If the first phrase that comes to mind when you think of Old MacDonald is “E-I-E-I-O,” then you might also picture Mr. Old Mac – skinny, overalls, straw hat, pitchfork…old — surrounded by his farm full of noisy animals. You’re not alone in crafting this imaginary farm scene. “Old MacDonald” is often the first, and sometimes the only, introduction young readers get to agriculture.
But…(wait for it) it’s an old one. Farming has come a long way since the days of Old MacDonald and his pitchfork. Agriculture is a thriving industry that uses the latest technology (like drones) to feed a growing world while reducing environmental impact.
If you want to learn more about books that depict modern agricultural practices and introduce readers to where their food comes from, why it is important and how you can help, join our free webinar on Aug. 18 featuring several great ag authors including those listed below.
- Lisl H. Detlefsen, author of “Right This Very Minute” and “Time for Cranberries”
- Peggy Thomas, author of “Full of Beans: Henry Ford Grows a Car”
- Nancy Castaldo, author of “The Story of Seeds” and “The Farm that Feeds Us”
- Lisa Amstutz, author of “Applesauce Day”
- Lindsey Metcalf, author of “Farmers United!”
Learn more and register for the webinar here.
Why does this matter?
We all eat. If we are fortunate, we eat three times a day, but because agriculture is so integrated into our everyday lives, it is easy to overlook. When we take a bite of toast in the morning or enjoy a bowlful of soup on a winter’s afternoon, we often don’t think about some of these critical questions: Where did my breakfast come from? Who grew it? Where did they grow it? Why did it grow that way? And how did it get to me?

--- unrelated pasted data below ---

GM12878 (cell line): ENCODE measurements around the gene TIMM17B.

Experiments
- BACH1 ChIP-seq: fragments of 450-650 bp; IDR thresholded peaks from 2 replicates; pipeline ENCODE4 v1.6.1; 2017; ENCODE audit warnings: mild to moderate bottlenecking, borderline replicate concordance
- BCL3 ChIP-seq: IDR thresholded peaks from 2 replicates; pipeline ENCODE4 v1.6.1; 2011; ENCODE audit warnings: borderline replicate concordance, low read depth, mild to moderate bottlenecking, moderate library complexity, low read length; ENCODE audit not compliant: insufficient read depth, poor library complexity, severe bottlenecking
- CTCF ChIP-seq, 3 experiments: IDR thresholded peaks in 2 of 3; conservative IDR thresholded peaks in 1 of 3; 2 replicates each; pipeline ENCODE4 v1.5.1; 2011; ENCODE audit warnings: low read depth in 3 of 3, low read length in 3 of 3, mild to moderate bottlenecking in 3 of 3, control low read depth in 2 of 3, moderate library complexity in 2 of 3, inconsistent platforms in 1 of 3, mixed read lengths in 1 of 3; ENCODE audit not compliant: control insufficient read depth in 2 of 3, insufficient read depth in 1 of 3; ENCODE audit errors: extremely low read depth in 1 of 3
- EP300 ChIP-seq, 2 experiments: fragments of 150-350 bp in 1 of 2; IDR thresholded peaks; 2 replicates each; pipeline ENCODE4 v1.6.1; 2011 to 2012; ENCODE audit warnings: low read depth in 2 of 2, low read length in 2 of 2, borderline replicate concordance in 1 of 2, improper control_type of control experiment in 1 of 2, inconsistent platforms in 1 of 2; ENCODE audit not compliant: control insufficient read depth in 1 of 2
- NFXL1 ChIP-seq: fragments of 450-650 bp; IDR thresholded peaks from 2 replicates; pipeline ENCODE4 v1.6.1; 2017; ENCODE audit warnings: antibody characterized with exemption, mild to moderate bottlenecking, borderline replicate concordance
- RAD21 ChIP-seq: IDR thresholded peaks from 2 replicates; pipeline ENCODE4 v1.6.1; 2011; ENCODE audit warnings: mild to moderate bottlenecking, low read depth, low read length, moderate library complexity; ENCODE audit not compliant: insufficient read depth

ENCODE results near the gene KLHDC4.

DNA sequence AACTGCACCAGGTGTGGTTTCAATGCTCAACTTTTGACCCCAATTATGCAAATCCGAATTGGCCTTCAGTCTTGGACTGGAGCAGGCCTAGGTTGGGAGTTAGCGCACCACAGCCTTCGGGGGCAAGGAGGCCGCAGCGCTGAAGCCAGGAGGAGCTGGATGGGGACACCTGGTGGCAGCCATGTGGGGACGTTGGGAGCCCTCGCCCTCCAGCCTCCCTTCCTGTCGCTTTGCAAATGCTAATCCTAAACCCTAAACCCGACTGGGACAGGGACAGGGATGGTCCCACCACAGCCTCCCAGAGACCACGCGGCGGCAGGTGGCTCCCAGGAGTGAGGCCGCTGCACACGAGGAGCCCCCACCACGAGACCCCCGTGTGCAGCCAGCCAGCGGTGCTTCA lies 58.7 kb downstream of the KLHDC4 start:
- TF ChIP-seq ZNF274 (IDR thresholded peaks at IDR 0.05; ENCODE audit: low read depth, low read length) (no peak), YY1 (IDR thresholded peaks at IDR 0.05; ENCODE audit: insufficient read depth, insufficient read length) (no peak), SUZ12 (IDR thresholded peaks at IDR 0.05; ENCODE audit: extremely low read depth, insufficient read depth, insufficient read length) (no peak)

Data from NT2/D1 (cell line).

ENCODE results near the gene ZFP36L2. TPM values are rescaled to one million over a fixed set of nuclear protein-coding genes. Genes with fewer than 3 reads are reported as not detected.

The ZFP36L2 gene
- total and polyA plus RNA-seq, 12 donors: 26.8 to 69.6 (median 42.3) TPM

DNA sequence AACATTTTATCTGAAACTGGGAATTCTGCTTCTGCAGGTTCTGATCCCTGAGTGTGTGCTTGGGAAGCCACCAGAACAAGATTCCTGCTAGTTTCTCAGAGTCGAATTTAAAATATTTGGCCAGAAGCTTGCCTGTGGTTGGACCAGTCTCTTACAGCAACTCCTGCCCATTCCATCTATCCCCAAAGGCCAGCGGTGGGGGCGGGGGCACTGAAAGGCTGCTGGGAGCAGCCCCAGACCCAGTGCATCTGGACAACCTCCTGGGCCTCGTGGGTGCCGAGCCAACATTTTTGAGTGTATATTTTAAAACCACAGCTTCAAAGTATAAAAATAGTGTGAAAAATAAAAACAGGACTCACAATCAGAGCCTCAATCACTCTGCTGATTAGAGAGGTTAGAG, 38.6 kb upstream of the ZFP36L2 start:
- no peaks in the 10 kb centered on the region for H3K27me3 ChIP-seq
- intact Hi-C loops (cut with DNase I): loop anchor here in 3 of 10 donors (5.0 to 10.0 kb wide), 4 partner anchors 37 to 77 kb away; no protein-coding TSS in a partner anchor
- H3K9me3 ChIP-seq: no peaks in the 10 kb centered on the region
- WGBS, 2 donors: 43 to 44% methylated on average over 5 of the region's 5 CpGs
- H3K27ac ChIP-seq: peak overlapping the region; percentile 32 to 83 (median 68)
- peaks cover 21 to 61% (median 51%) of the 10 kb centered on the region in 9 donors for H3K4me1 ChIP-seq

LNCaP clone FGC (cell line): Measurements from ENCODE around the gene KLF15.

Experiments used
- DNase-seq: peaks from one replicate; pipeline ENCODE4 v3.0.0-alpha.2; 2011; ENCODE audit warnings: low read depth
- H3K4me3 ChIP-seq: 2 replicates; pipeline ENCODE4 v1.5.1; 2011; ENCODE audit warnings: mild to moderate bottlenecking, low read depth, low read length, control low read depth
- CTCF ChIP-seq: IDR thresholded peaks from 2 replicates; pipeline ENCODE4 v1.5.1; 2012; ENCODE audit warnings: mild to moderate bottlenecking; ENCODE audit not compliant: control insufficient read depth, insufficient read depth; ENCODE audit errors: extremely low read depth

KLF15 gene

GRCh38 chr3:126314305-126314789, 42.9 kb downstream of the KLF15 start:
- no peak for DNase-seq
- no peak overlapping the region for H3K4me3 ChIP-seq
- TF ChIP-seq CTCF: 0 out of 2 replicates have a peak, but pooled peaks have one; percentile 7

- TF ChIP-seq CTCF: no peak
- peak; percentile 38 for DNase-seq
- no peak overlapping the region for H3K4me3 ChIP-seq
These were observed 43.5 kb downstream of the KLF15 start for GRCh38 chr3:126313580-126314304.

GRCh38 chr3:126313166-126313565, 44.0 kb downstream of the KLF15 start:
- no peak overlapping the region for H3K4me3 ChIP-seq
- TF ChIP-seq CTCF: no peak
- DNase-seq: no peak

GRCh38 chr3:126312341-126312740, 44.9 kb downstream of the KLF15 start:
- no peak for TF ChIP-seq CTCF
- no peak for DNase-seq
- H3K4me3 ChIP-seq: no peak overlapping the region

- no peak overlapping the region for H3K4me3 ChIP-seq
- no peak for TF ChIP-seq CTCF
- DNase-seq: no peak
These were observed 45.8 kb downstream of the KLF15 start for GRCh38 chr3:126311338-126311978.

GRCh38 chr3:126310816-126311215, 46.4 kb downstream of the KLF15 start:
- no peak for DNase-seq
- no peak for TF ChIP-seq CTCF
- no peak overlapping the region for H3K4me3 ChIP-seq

Cultivating curiosity and inspiration in readers, however, is definitely important!
Parents, grandparents, educators and librarians have an important role in helping young learners get a glimpse of the unfamiliar outside their classrooms, homes and communities. Farms provide an engaging and educational destination for young learners as they explore the world through books.
Too many times in picture books for young readers (yes, I’m looking at you, Mr. MacDonald), stories and images show an antiquated way of growing food and caring for animals. Someone milking a cow by hand on a stool into a tin can might not be very inspiring for children — what’s more, it’s a picture of the past. You know what is inspiring? Robots. And farmers are using them!
I’d like to invite you to make room on the shelf for books about food and modern farming.
Think about choosing books that show modern agricultural practices and introduce readers to the exciting ways farmers innovate to help agriculture be more sustainable. (Robots, drones and AI, oh my!) You can get them curious about how their food is being grown, and show them that there are careers available to them where they can literally get their hands dirty.
Here is a great place to start: the American Farm Bureau Foundation for Agriculture, an educational nonprofit, has a list of recommended books that accurately depict agriculture. These books range in grade level and topic. The list is searchable.
And what about Old MacDonald? I don’t mean to put him out to pasture. Our old farmer friend can be helpful in introducing young readers to farm animals and all the sounds they make on the farm! But maybe follow up with a book like “Right This Very Minute,” a table-to-farm book about food and farming to show kids what modern farms actually look like.